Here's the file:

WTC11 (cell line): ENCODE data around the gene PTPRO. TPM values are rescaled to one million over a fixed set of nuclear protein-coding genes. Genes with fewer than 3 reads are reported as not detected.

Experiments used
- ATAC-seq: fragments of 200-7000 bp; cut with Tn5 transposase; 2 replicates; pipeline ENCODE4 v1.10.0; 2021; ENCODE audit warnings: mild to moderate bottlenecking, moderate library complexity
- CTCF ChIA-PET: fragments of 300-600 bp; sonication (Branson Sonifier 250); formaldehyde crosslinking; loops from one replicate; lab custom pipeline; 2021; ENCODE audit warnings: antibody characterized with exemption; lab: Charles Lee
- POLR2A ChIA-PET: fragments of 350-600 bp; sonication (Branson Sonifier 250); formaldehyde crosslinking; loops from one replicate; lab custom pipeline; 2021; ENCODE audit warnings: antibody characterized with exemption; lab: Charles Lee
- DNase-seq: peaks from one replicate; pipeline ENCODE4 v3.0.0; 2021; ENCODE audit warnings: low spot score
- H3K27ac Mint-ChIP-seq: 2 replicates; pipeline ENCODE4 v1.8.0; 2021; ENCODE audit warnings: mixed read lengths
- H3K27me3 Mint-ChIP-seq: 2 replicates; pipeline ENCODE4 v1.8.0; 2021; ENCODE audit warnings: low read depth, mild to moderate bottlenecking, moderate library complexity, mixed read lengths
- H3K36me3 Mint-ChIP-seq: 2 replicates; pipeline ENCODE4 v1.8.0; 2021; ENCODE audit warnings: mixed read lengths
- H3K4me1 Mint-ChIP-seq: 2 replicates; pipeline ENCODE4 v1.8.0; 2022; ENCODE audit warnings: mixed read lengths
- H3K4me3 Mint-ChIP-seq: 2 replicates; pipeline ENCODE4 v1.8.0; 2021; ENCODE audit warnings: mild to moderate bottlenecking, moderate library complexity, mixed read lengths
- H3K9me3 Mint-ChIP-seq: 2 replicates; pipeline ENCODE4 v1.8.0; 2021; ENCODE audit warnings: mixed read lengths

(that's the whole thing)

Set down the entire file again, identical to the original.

WTC11 (cell line): ENCODE data around the gene PTPRO. TPM values are rescaled to one million over a fixed set of nuclear protein-coding genes. Genes with fewer than 3 reads are reported as not detected.

Experiments used
- ATAC-seq: fragments of 200-7000 bp; cut with Tn5 transposase; 2 replicates; pipeline ENCODE4 v1.10.0; 2021; ENCODE audit warnings: mild to moderate bottlenecking, moderate library complexity
- CTCF ChIA-PET: fragments of 300-600 bp; sonication (Branson Sonifier 250); formaldehyde crosslinking; loops from one replicate; lab custom pipeline; 2021; ENCODE audit warnings: antibody characterized with exemption; lab: Charles Lee
- POLR2A ChIA-PET: fragments of 350-600 bp; sonication (Branson Sonifier 250); formaldehyde crosslinking; loops from one replicate; lab custom pipeline; 2021; ENCODE audit warnings: antibody characterized with exemption; lab: Charles Lee
- DNase-seq: peaks from one replicate; pipeline ENCODE4 v3.0.0; 2021; ENCODE audit warnings: low spot score
- H3K27ac Mint-ChIP-seq: 2 replicates; pipeline ENCODE4 v1.8.0; 2021; ENCODE audit warnings: mixed read lengths
- H3K27me3 Mint-ChIP-seq: 2 replicates; pipeline ENCODE4 v1.8.0; 2021; ENCODE audit warnings: low read depth, mild to moderate bottlenecking, moderate library complexity, mixed read lengths
- H3K36me3 Mint-ChIP-seq: 2 replicates; pipeline ENCODE4 v1.8.0; 2021; ENCODE audit warnings: mixed read lengths
- H3K4me1 Mint-ChIP-seq: 2 replicates; pipeline ENCODE4 v1.8.0; 2022; ENCODE audit warnings: mixed read lengths
- H3K4me3 Mint-ChIP-seq: 2 replicates; pipeline ENCODE4 v1.8.0; 2021; ENCODE audit warnings: mild to moderate bottlenecking, moderate library complexity, mixed read lengths
- H3K9me3 Mint-ChIP-seq: 2 replicates; pipeline ENCODE4 v1.8.0; 2021; ENCODE audit warnings: mixed read lengths